Volunteers of Mineral County Search & Rescue leave their families behind to help save those who are having the worst day of their lives.

Members of Mineral County Search and Rescue met during a briefing to find a lost motorist. The group meets on the first Friday of each month. (Heidi Bunch photo)

Volunteers of Mineral County Search & Rescue leave their families behind to help save those who are having the worst day of their lives.

These volunteers miss dinners, sleep and family events just to make sure your loved one comes home safe and sound. The phone call they each receive, places not only adrenaline into their system, but sometimes a touch of fear. Fear of the unknown; fear of what they may find and fear of what they may see but still  – they continue forward leaving no stone unturned to return the lost.

Each volunteer is unique in their own way. Some have a passion in rappelling; others have specialized vehicles used to get into tight areas; others just want to climb mountains or help with radio control, but each is needed.

In order to see the strengths and weaknesses that each member provides the team, practice must come into play.

Without knowledge, members were mustered to the Mineral County Sheriff’s Office where they were briefed regarding a lost motorist in the Aurora area of Mineral County on the night of Saturday, Jan. 18.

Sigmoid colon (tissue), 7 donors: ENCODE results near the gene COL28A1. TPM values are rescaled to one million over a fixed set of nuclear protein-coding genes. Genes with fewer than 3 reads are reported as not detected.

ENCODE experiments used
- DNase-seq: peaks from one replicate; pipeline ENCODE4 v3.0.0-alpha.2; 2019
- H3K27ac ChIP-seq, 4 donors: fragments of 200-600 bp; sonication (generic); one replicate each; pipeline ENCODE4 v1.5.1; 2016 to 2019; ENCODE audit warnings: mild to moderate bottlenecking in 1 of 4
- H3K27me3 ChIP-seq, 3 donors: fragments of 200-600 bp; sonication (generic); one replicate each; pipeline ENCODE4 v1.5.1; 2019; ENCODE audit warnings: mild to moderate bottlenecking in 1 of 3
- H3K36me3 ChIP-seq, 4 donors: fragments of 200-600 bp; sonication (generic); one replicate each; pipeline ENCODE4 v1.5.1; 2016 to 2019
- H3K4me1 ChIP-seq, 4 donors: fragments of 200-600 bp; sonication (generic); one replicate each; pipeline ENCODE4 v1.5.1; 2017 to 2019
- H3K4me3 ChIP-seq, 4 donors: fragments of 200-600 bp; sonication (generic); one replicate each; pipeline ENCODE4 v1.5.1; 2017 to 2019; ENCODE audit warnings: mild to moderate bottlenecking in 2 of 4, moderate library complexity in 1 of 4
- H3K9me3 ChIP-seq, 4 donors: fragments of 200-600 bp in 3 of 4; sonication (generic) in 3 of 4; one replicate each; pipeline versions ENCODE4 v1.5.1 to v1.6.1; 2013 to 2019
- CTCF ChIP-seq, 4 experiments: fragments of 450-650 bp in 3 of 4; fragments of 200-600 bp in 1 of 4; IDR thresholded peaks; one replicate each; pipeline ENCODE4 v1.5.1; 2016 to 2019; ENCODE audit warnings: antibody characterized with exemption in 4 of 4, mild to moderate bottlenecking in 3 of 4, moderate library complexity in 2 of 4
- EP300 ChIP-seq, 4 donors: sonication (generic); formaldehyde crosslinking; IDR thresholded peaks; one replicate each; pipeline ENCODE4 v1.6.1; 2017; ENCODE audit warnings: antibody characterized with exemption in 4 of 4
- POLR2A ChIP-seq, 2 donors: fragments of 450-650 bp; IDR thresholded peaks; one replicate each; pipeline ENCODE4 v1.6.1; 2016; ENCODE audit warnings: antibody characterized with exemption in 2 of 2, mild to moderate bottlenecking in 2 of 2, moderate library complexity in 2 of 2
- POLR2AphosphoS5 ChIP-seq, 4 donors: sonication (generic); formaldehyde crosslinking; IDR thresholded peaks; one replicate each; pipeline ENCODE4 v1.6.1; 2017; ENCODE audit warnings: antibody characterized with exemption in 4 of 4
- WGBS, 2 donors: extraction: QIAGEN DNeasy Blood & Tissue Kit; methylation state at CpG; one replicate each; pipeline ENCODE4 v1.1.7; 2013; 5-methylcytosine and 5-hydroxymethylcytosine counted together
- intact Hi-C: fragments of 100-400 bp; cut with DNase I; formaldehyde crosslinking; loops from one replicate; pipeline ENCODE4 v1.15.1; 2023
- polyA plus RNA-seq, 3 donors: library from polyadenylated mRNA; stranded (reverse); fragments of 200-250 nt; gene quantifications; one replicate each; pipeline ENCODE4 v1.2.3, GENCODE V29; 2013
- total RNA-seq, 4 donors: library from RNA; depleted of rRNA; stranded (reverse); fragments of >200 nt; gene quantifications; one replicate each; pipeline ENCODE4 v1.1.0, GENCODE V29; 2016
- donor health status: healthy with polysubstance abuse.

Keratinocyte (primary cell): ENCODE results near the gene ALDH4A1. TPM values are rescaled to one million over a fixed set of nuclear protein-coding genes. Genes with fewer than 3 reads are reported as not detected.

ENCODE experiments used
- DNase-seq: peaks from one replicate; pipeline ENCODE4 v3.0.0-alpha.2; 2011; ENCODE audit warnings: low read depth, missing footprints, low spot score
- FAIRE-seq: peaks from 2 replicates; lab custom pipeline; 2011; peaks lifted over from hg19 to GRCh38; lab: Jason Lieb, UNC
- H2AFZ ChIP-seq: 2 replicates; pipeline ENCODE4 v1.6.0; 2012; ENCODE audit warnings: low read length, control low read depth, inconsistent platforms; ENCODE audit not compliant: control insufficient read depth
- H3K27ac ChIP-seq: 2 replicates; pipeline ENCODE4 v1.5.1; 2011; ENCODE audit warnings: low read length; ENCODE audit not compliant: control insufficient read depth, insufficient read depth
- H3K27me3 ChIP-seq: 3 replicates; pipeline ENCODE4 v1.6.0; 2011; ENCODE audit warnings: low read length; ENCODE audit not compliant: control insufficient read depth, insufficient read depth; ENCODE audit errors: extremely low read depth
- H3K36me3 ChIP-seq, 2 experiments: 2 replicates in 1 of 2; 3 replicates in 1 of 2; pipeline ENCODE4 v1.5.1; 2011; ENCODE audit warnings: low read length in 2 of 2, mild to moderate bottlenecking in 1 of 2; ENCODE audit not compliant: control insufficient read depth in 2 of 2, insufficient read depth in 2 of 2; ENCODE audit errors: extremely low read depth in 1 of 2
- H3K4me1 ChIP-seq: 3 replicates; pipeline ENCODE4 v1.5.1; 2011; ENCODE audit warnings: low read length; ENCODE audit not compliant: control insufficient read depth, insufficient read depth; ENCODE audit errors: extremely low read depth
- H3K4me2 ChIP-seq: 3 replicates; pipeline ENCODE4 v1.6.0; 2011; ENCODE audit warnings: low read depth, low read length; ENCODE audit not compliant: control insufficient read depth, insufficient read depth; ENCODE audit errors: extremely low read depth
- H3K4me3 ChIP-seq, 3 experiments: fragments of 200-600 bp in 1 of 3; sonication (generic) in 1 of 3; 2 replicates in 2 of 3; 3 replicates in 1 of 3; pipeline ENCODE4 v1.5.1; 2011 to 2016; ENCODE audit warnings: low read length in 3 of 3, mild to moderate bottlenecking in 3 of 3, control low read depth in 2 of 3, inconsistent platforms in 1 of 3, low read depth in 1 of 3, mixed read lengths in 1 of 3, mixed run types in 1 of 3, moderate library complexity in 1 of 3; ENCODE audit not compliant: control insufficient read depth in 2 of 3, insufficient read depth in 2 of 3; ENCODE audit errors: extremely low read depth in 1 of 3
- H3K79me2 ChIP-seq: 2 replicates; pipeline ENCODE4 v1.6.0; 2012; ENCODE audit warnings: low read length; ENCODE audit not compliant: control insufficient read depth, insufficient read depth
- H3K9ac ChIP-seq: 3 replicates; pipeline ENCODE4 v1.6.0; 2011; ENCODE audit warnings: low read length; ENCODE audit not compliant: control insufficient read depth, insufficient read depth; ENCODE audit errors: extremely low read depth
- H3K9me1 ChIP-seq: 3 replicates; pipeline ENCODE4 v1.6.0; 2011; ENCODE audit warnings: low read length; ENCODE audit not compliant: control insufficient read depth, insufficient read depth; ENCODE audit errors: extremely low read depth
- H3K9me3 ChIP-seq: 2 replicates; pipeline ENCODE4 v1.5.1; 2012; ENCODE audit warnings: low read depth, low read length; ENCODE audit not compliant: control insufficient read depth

Even though members soon found out this was just a practice search, the adrenaline to get out in the area became apparent as people began getting paired together and sent to different areas to search for signs of the motorist.

In conducting an interview at both the Aurora and Borealis mine sites, it was reported from a security guard at the Borealis Mine that lights had been sighted in the Brawley Peaks area, right before dark. This narrowed the search in closer but volunteers of this organization continued to weed out tracks while moving towards the Brawley Peak area.

At approximately 11:15 p.m. two members of the team found the stranded motorists in the vicinity of where lights had been seen.

This practice search come with no cost to the public. The members pay for their own fuel. The equipment they use is self-funded as are classes, radios and vehicles. The main objective is these volunteers enjoy helping those in need. Whether it’s climbing to the top of Boundary Peak to help a disoriented hiker; finding a family whose truck has broken down on a Sunday joy ride; or searching for a downed airplane, the outcome for the members is always the same.

To see that the lost find their way home.

If you’re interested in Mineral County Search & Rescue, they meet the first Friday of the month at 7 p.m. in the Mineral County courthouse on A Street in Hawthorne.